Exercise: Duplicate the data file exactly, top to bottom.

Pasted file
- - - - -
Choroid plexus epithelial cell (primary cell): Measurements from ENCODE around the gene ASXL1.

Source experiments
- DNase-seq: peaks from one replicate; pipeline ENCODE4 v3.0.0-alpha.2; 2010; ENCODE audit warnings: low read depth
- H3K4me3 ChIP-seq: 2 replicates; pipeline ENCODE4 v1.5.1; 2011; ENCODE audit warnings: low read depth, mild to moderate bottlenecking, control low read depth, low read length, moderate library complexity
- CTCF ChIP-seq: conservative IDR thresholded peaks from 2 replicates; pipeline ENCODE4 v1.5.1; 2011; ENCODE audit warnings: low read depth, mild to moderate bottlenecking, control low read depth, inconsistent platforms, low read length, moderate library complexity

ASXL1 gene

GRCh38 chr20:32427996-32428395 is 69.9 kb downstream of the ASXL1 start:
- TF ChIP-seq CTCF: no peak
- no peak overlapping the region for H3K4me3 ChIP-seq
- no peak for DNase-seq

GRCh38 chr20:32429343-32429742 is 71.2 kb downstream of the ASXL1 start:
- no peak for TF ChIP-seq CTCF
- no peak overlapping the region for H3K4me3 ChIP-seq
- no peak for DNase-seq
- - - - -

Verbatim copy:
Choroid plexus epithelial cell (primary cell): Measurements from ENCODE around the gene ASXL1.

Source experiments
- DNase-seq: peaks from one replicate; pipeline ENCODE4 v3.0.0-alpha.2; 2010; ENCODE audit warnings: low read depth
- H3K4me3 ChIP-seq: 2 replicates; pipeline ENCODE4 v1.5.1; 2011; ENCODE audit warnings: low read depth, mild to moderate bottlenecking, control low read depth, low read length, moderate library complexity
- CTCF ChIP-seq: conservative IDR thresholded peaks from 2 replicates; pipeline ENCODE4 v1.5.1; 2011; ENCODE audit warnings: low read depth, mild to moderate bottlenecking, control low read depth, inconsistent platforms, low read length, moderate library complexity

ASXL1 gene

GRCh38 chr20:32427996-32428395 is 69.9 kb downstream of the ASXL1 start:
- TF ChIP-seq CTCF: no peak
- no peak overlapping the region for H3K4me3 ChIP-seq
- no peak for DNase-seq

GRCh38 chr20:32429343-32429742 is 71.2 kb downstream of the ASXL1 start:
- no peak for TF ChIP-seq CTCF
- no peak overlapping the region for H3K4me3 ChIP-seq
- no peak for DNase-seq